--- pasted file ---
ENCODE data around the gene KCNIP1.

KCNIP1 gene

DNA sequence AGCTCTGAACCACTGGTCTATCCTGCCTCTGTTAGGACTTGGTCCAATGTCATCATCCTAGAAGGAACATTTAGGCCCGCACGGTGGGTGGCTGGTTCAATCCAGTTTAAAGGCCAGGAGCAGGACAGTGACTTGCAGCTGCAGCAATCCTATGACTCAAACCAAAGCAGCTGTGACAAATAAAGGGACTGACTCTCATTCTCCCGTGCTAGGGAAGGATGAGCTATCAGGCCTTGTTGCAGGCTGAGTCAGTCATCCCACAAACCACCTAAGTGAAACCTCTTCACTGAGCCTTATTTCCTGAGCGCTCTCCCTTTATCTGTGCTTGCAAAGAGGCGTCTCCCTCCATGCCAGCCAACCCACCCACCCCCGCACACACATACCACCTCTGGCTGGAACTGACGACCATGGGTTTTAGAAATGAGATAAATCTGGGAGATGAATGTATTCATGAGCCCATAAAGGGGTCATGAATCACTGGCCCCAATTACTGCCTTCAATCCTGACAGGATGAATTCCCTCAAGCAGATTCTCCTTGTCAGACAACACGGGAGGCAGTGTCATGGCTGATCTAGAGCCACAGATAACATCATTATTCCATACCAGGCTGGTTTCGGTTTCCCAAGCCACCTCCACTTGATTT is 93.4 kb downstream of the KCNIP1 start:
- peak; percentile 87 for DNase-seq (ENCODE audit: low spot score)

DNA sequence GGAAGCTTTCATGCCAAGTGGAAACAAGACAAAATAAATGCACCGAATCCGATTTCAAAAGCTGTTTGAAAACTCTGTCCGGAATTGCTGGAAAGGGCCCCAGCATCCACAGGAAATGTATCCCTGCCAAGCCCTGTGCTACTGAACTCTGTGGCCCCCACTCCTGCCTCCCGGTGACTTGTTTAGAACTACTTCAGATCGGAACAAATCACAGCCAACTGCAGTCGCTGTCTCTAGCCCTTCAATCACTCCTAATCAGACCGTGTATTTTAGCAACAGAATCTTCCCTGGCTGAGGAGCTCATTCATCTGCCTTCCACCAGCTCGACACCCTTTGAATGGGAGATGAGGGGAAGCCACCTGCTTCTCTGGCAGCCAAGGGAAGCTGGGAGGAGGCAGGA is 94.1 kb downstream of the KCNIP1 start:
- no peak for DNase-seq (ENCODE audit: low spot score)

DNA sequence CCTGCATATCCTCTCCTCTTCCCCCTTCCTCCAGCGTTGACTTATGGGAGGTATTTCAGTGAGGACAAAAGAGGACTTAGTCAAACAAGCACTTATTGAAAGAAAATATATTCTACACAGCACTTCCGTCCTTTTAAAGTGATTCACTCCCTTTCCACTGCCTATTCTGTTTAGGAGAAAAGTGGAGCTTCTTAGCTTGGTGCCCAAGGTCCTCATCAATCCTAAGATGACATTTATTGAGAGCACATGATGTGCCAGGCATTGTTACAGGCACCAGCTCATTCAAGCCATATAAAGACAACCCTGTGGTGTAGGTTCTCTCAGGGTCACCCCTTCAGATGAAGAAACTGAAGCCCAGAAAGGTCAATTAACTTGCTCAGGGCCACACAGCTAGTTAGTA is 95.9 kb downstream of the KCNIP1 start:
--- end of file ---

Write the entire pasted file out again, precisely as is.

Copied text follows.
ENCODE data around the gene KCNIP1.

KCNIP1 gene

DNA sequence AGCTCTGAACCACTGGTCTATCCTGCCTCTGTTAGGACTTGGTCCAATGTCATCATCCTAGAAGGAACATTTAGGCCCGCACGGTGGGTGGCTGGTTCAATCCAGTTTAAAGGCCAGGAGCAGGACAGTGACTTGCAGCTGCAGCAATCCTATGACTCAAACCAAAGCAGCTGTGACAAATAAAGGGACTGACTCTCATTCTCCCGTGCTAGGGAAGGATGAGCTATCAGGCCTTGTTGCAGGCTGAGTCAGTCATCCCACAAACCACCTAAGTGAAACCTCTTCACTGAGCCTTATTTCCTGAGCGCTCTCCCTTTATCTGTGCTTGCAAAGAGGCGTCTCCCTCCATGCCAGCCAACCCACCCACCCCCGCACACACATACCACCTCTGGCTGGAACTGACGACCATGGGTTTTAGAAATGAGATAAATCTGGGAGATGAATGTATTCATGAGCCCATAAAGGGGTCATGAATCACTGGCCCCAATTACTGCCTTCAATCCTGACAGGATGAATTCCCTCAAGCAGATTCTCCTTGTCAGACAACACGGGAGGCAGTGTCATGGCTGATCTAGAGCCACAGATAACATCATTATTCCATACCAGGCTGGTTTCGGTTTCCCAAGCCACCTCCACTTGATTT is 93.4 kb downstream of the KCNIP1 start:
- peak; percentile 87 for DNase-seq (ENCODE audit: low spot score)

DNA sequence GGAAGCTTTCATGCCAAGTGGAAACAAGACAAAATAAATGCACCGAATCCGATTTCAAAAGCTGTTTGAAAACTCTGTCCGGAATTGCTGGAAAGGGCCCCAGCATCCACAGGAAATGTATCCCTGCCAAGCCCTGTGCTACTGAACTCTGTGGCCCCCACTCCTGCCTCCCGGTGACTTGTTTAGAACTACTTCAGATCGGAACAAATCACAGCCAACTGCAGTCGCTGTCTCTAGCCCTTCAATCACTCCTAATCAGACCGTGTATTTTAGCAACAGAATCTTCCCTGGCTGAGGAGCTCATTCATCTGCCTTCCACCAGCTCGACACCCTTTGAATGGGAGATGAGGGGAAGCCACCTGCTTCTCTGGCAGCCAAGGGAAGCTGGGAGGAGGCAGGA is 94.1 kb downstream of the KCNIP1 start:
- no peak for DNase-seq (ENCODE audit: low spot score)

DNA sequence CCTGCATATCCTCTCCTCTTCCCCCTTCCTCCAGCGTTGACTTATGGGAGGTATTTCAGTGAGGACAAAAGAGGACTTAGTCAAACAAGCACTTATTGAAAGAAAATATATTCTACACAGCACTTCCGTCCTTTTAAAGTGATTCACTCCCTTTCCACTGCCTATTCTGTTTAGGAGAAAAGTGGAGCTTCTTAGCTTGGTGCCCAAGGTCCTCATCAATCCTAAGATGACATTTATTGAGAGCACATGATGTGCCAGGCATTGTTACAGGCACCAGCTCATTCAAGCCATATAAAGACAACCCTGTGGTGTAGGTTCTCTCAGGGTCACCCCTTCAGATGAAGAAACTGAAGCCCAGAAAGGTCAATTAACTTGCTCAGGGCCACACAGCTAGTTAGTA is 95.9 kb downstream of the KCNIP1 start: